Friday, April 3, 2009

Marrakech (2 of 7): Snapshot of Breast Cancer

It’s always instructive to see where other people are in their ideas and assumptions. YJ and I saw, with the whole Marrakech team present - Mr the Gynecologist, Mme the Pathologist our host, a bevy of students and young doctors interested in oncogenetics, an intimidating total of nine people - four families in consultation. Well, the first came as a family, the others one person represented the family.
We first spoke to a woman and three of her daughters. The matriarch, at 61, was the only one to have had breast or ovarian cancer in the extended family as far as we could tell. She’s relatively old, for Morocco, to have breast cancer, and without any other cases, there’s no reason to suspect a genetic origin for her malady. There’s a slight excess risk for her daughters, but very modest. In our own consultation, we would never have performed BRCA screening.
YJ explained that they should not be worried about a strong genetic risk, but for everyone to get mammograms regularly. A glance between us showed we were both thinking, well this is the reason there are no BRCA mutations in the group we studied: if this family is typical, we’re not studying the right people.
The second case was a young woman. YJ started off asking about the family history, and it turned out that the only relative to have had breast cancer was a cousin of the woman’s father. Nobody else? Nobody with ovarian cancer? Nobody on the mother’s side? Well, it seems there really is no genetic risk at all.
The young woman has some questions about the treatment she’s been receiving, and we begin to perceive our error in not starting off with the right question. The 26-year-old facing us is herself the index case of the family. In France it’s exceedingly rare for breast cancer to occur so early; even in families with mutations it’s uncommon. This changes the whole picture. Yes indeed, there is a definite genetic risk, and although all the tests we’ve done so far have not revealed an anomaly, we will keep searching, by other means and in other genes, and will stay in contact.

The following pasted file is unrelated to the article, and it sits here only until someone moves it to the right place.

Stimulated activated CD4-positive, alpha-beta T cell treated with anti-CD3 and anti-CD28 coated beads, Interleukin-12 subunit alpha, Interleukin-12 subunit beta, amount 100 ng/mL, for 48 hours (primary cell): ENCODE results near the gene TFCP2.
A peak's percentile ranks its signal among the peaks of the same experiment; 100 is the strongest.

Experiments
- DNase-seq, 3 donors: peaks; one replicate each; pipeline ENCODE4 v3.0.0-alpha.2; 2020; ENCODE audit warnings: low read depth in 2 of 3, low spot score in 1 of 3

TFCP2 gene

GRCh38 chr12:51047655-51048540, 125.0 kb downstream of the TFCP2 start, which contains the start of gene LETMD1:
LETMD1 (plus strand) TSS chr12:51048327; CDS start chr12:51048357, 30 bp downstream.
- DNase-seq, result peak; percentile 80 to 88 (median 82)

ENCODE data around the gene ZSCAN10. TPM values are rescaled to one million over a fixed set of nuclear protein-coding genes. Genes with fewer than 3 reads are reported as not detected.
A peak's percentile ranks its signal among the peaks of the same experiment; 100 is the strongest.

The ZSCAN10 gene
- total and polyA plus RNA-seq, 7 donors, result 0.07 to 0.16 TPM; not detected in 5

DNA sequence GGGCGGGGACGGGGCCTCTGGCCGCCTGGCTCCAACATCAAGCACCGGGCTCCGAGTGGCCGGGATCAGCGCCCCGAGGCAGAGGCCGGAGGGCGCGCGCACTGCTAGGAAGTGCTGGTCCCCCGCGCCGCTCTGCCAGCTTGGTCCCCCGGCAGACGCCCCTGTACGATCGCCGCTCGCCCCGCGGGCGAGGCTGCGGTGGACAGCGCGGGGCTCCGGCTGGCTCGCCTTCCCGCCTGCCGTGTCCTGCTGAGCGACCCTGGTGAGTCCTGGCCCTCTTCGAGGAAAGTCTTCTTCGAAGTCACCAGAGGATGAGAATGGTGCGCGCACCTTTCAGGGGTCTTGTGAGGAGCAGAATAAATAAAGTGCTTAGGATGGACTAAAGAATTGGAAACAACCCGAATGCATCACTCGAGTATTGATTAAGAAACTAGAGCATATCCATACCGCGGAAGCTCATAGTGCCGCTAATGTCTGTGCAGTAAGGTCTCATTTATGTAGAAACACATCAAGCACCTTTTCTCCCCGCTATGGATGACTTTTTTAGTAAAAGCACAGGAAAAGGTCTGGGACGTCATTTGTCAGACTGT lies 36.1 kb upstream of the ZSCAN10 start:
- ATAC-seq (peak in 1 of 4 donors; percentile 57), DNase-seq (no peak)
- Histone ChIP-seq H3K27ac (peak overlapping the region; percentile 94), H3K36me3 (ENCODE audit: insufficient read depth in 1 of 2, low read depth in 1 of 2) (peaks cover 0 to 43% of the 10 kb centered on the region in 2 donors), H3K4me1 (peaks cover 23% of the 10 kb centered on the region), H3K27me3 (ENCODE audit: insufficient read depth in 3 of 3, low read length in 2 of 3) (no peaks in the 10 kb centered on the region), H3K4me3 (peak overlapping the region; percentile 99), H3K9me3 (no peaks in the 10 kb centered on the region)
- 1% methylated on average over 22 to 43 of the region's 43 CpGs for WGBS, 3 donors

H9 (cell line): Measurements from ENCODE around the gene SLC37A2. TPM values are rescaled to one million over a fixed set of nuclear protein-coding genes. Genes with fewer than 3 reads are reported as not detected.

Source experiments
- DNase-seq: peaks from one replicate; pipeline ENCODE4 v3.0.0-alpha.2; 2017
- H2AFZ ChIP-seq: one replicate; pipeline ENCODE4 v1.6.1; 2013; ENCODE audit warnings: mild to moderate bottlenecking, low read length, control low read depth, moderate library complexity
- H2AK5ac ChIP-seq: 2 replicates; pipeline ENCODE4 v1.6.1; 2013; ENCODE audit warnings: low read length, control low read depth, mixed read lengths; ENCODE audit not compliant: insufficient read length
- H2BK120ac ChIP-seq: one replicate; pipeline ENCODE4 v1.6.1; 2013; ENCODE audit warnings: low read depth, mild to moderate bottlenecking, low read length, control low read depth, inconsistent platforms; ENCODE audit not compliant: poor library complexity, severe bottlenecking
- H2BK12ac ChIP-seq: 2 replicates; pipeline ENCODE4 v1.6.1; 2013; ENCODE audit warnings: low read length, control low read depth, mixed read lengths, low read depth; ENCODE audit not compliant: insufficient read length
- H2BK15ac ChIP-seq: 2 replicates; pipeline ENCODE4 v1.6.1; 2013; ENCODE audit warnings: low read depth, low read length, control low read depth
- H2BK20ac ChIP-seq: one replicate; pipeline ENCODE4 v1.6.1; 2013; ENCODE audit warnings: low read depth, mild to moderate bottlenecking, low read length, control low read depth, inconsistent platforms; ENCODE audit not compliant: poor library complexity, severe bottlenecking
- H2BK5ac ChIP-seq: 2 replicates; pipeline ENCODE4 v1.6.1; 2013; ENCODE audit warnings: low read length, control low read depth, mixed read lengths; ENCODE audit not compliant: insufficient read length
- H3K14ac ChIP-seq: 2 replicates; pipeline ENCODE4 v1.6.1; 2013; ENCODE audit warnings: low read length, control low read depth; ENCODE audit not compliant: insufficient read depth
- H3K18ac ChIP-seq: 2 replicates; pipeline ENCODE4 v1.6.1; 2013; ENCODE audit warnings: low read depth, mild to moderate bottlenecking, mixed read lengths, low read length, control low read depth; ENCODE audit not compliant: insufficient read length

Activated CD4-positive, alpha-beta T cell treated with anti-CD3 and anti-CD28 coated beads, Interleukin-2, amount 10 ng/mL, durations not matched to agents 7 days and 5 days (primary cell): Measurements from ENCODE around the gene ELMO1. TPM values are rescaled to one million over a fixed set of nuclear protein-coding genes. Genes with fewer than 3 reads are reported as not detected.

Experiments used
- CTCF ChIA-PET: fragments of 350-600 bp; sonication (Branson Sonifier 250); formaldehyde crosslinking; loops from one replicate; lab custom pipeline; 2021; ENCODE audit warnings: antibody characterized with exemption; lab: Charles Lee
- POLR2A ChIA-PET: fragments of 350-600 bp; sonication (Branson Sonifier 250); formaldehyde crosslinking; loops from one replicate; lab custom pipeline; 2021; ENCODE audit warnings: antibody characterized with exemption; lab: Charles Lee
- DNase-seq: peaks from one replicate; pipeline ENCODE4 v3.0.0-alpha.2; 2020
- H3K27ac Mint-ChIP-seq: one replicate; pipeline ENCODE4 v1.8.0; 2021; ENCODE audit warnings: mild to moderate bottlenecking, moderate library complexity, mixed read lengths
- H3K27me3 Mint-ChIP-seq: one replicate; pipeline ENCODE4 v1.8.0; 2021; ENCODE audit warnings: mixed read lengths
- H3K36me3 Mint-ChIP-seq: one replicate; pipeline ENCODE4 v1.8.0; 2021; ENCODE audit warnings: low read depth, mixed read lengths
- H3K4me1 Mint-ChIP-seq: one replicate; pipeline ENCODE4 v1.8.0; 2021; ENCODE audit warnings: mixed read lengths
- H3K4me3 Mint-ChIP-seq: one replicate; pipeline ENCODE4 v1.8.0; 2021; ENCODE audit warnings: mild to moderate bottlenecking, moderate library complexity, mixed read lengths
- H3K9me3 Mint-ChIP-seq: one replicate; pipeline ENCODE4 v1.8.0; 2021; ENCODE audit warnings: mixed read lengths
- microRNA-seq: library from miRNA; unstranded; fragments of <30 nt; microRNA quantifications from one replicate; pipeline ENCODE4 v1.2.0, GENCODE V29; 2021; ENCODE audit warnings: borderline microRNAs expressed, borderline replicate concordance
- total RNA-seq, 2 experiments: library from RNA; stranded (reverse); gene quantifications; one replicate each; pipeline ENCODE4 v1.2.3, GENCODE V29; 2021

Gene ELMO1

The third family is typical of those we see in the west. Two sisters, breast cancer at age 37 and 44. Oddly, the older sister, who is not here today, never had any kind of treatment beyond the initial surgery. So we’re left wondering, was it really cancer, or a benign lesion? There’s no way to get this information. Even a single case at age 37, however, fits the criteria for BRCA analysis, so that’s two out of three good families. We seem to be more or less on the same page with our African colleagues.
The last family we see illustrates the tragic state of women’s health care in Morocco. In a family with several cases of breast cancer, the women saw for themselves the hereditary risk. Two years ago, the woman before us was dealing with her sister and niece being diagnosed with breast cancer. She went to her doctor for examination. She was told that the mammogram was normal, but that she had some benign ovarian problems causing cysts in her breasts that were nothing to worry about; they would resolve on their own. Reassured, the woman stopped doing self-exams. Six months later, she noticed a lump her breast anyway, and went back to her doctor, who again told her that it was nothing to worry about. Come back next year.